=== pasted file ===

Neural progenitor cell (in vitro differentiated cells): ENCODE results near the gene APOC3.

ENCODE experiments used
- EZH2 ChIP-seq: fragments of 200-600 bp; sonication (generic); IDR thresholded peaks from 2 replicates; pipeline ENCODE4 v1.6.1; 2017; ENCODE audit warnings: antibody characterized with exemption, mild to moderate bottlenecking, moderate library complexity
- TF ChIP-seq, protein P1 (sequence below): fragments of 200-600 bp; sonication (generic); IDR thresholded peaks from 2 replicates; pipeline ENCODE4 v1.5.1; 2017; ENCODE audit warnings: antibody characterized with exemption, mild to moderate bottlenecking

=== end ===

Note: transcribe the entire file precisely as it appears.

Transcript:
Neural progenitor cell (in vitro differentiated cells): ENCODE results near the gene APOC3.

ENCODE experiments used
- EZH2 ChIP-seq: fragments of 200-600 bp; sonication (generic); IDR thresholded peaks from 2 replicates; pipeline ENCODE4 v1.6.1; 2017; ENCODE audit warnings: antibody characterized with exemption, mild to moderate bottlenecking, moderate library complexity
- TF ChIP-seq, protein P1 (sequence below): fragments of 200-600 bp; sonication (generic); IDR thresholded peaks from 2 replicates; pipeline ENCODE4 v1.5.1; 2017; ENCODE audit warnings: antibody characterized with exemption, mild to moderate bottlenecking